14ymedio, Havana, 15 October 2022 — On Friday, the Attorney General’s Office of the Republic of Cuba issued a harsh warning against those who participated in the recent protests over the long blackouts after the passage of Hurricane Ian. In his statement, he said he was investigating the facts that “disturbed public order and citizen tranquillity.”
As already happened with July 11, 2021 (11J), the Prosecutor’s Office attributes to the demonstrators the “setting fire to facilities, the execution of acts of vandalism, the closure of public roads in order to prevent the movement of vehicles and people, attacks and offenses against officials and law enforcement agencies, and incitement to violence.”
The threat becomes more emphatic by addressing parents who “used” their minor children, whom the institution accuses of having neglected “their duties of protection, assistance, education and care towards them.”
The Prosecutor’s Office affirms that “they will receive the appropriate legal-criminal response.”
The statement doesn’t provide information on how many Cubans have been accused or imprisoned during the protests. On October 7, the organization Justice 11J published an update on detainees, based on the statements of their relatives and other information.
According to the NGO, they will be prosecuted for the crimes of public disorder, contempt and resistance, although it can’t accurately provide the number of people imprisoned, which is around thirty according to several organizations.
Justicia 11J offered to send families any audiovisual material or document that could be useful in the trials and claimed “the cooperation of civil society, the independent press and the accredited foreign press to visualize this injustice.”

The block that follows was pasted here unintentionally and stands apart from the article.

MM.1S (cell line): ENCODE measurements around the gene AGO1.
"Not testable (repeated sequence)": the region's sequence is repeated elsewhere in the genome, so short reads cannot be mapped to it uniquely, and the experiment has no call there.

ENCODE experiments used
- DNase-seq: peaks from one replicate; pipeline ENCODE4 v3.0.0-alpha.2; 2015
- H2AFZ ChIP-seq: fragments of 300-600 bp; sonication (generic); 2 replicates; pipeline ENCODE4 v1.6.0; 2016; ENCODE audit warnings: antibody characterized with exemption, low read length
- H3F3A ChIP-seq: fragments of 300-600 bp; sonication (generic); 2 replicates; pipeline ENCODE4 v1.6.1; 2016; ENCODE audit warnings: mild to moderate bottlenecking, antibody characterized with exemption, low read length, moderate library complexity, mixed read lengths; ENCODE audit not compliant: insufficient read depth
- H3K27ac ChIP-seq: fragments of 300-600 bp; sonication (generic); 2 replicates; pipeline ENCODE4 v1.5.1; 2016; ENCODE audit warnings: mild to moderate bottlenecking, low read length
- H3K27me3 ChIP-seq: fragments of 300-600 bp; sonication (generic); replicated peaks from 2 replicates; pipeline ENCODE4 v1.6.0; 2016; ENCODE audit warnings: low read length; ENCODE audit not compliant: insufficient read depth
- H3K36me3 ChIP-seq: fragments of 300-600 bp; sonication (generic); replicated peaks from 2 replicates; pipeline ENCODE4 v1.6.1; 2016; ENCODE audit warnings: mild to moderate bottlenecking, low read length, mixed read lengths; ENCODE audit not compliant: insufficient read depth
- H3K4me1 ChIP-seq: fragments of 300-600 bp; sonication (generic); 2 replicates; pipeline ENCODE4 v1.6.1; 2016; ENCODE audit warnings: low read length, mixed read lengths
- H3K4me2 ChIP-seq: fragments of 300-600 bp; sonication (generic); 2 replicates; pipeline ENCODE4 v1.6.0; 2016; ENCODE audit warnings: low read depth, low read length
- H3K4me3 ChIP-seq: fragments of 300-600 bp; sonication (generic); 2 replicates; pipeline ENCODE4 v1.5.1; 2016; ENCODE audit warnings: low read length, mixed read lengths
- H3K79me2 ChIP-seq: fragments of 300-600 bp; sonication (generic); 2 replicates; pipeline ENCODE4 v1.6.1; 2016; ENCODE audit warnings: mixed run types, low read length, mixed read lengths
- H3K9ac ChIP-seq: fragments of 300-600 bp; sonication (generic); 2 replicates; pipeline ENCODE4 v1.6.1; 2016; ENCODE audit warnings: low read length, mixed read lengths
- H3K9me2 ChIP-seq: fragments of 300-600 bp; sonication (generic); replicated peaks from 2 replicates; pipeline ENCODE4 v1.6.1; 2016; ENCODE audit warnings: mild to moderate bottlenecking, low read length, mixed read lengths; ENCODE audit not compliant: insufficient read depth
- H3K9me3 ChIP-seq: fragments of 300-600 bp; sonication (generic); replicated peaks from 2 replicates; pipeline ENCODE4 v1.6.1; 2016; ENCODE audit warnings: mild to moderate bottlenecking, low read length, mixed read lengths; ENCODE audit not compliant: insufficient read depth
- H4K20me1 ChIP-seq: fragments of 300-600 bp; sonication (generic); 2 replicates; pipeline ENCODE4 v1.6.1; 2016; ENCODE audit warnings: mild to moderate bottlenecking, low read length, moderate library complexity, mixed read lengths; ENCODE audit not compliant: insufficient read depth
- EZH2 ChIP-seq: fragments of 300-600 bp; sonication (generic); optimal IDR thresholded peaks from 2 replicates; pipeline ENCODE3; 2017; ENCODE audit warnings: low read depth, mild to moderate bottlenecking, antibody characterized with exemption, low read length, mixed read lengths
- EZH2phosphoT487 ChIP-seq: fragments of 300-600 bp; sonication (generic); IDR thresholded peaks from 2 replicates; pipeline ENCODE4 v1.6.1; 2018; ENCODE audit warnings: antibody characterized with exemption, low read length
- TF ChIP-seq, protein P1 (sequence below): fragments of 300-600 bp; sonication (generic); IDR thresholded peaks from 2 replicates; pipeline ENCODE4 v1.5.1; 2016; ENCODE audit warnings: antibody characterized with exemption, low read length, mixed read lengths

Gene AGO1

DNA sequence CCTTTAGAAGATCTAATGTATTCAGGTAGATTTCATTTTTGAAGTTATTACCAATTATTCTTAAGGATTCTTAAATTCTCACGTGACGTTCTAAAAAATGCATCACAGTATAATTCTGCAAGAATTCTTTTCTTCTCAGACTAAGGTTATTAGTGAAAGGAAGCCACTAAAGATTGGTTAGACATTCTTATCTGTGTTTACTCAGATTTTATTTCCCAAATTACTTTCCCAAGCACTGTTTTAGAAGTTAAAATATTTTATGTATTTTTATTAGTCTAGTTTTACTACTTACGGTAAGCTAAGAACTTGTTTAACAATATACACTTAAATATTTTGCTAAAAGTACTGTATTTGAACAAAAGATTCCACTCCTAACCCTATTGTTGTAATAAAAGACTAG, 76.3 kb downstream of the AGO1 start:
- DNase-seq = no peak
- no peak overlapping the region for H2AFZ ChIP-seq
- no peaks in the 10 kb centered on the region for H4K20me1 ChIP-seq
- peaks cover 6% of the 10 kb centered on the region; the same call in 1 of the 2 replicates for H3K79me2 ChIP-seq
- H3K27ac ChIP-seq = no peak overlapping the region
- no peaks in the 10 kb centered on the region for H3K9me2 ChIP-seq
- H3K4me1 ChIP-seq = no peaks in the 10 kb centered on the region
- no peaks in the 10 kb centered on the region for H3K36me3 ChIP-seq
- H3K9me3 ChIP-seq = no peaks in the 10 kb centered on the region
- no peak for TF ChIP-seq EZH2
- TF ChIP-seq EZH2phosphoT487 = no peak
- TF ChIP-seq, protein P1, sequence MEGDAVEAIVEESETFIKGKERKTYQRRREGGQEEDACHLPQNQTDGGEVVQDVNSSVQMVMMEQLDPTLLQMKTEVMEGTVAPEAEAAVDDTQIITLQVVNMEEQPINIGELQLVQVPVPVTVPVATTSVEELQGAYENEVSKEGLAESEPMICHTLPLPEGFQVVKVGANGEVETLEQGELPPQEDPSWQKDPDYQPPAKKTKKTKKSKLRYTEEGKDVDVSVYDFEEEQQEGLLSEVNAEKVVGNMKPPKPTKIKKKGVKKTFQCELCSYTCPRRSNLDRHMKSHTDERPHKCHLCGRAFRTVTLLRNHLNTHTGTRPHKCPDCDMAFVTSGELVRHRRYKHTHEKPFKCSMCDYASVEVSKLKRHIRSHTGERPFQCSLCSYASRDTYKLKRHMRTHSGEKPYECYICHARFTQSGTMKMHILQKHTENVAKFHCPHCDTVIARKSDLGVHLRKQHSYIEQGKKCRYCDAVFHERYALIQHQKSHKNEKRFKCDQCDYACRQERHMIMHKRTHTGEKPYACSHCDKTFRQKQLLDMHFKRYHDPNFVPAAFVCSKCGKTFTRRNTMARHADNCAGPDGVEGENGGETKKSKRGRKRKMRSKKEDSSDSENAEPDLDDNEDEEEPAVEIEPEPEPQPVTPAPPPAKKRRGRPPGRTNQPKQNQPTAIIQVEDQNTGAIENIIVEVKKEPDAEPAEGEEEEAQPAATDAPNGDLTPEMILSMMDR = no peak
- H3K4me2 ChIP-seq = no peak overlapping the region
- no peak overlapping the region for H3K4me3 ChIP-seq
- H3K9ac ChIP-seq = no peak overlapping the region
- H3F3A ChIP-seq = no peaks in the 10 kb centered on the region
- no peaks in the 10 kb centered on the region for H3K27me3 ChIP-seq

This Wednesday, a neighbor of Bejucal, in the province of Mayabeque, told 14ymedio that during the protests that took place in that municipality on Monday night there was no police repression. However, the next day the parents were summoned to the schools for a meeting with the municipal prosecutors.
There they were warned that “the law covered them,” and they would serve two to seven years in prison if they allowed their minor children to participate in the protests. In addition, those who were over 16 years old would be sentenced to house arrest.
The new Criminal Code stipulates, in article 407, that it’s a crime “to induce a person under the age of eighteen to leave his home, miss school, reject the educational work inherent in the national education system or breach his duties related to respect and love for the Homeland.”
The sanction provides for “deprivation of freedom of six months or one year, or a fine of one hundred to three hundred assessments, or both,” and no longer than two to seven years in prison, as the Bejucal prosecutors threaten.
The passage of Hurricane Ian exacerbated the energy crisis in the island and sparked a new wave of protests against blackouts and shortages.
Some neighborhoods in Havana were out of power for up to six consecutive days after the hurricane. The blackouts lasted twelve hours in some parts of the country. The independent media Proyecto Inventorio has recorded about a hundred in the last fifteen days from testimonies and videos disseminated on social networks.
Translated by Regina Anavy
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